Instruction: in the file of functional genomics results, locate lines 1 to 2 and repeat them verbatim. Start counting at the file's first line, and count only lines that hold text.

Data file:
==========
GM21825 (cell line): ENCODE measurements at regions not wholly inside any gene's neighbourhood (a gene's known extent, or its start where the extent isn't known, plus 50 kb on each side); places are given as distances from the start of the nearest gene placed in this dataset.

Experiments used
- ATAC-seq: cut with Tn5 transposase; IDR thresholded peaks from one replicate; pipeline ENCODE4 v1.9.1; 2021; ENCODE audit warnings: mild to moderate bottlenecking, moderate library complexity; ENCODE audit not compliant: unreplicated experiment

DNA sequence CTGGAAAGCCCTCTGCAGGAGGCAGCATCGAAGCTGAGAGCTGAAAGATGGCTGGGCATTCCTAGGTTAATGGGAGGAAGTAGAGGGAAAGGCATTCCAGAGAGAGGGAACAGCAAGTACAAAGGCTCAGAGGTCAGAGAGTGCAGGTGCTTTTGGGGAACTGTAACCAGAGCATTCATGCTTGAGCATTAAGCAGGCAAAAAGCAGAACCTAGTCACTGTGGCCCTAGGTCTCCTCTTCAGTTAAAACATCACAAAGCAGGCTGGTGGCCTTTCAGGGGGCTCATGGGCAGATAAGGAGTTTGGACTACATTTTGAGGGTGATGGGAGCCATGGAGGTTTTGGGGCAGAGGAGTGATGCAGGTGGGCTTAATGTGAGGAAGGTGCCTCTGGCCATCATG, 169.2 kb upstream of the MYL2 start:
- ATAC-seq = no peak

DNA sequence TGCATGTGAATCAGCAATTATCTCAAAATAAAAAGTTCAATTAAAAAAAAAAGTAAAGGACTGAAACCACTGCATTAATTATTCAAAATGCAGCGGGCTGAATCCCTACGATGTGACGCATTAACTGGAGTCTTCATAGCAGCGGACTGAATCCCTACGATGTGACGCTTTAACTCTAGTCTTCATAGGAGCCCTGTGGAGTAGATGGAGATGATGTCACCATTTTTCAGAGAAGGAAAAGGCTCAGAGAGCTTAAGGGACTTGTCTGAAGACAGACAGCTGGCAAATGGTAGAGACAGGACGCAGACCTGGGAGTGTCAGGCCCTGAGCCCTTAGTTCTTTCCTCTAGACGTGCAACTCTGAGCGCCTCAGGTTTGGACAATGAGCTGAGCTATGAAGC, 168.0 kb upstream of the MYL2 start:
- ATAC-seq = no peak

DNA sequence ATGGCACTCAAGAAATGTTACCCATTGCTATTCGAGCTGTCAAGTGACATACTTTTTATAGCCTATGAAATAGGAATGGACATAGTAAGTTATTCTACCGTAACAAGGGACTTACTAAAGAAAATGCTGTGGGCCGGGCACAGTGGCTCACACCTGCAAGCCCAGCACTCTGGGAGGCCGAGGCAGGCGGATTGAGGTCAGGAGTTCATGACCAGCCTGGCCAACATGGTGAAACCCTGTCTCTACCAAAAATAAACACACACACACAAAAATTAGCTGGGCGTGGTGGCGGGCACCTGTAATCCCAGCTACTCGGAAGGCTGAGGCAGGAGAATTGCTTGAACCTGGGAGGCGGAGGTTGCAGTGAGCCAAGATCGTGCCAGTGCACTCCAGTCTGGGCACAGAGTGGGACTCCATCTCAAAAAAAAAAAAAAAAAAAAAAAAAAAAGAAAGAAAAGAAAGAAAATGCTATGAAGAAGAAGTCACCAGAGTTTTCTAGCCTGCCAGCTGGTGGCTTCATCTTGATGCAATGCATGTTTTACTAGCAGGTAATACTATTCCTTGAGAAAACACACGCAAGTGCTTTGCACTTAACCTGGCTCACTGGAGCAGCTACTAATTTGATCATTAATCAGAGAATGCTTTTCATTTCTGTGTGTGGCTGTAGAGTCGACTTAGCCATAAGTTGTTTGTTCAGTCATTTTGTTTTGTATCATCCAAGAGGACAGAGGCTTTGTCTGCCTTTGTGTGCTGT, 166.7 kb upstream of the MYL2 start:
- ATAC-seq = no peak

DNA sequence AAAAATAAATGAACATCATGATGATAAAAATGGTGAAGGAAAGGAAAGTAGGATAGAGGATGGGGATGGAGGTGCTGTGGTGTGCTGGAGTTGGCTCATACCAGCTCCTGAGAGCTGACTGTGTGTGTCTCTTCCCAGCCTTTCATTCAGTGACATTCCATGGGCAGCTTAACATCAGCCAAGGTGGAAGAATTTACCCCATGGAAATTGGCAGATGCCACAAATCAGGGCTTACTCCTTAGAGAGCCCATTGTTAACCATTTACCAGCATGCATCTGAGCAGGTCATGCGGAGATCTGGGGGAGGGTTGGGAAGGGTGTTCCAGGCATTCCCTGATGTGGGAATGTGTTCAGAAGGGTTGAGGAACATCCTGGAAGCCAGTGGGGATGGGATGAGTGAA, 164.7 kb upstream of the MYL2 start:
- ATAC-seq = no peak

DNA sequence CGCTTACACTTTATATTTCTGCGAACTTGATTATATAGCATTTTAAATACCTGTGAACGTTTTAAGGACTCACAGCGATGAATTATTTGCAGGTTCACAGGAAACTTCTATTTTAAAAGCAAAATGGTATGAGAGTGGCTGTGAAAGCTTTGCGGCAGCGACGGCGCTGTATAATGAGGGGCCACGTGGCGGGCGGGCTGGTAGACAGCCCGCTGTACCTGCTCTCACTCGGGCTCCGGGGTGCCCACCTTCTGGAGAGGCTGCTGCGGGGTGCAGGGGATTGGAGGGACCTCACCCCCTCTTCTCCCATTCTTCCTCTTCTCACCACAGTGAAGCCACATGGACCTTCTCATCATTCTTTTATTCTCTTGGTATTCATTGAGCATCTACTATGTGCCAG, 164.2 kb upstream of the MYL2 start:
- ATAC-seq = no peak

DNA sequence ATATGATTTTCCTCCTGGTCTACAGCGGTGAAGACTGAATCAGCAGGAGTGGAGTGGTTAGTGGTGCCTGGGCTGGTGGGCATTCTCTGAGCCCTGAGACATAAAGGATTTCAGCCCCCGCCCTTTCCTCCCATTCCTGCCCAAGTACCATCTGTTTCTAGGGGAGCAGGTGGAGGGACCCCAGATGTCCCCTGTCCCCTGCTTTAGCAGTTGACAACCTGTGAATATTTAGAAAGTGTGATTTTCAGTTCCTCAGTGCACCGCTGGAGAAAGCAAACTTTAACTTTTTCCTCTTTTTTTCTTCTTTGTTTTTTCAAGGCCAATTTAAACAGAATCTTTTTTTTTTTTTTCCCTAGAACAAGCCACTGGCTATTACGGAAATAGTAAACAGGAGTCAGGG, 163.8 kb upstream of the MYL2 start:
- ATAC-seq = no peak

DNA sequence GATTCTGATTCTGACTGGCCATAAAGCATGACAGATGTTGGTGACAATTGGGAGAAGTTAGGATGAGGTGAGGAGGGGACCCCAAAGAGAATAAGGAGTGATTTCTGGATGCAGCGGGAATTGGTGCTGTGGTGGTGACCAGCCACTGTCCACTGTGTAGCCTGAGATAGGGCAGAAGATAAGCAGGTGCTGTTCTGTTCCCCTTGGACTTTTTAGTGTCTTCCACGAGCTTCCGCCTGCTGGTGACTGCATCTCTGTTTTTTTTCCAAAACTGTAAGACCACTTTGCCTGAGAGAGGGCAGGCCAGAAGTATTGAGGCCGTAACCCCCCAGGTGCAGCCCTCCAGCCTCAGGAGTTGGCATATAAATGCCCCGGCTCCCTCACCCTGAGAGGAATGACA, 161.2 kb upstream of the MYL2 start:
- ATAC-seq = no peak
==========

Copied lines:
GM21825 (cell line): ENCODE measurements at regions not wholly inside any gene's neighbourhood (a gene's known extent, or its start where the extent isn't known, plus 50 kb on each side); places are given as distances from the start of the nearest gene placed in this dataset.

Experiments used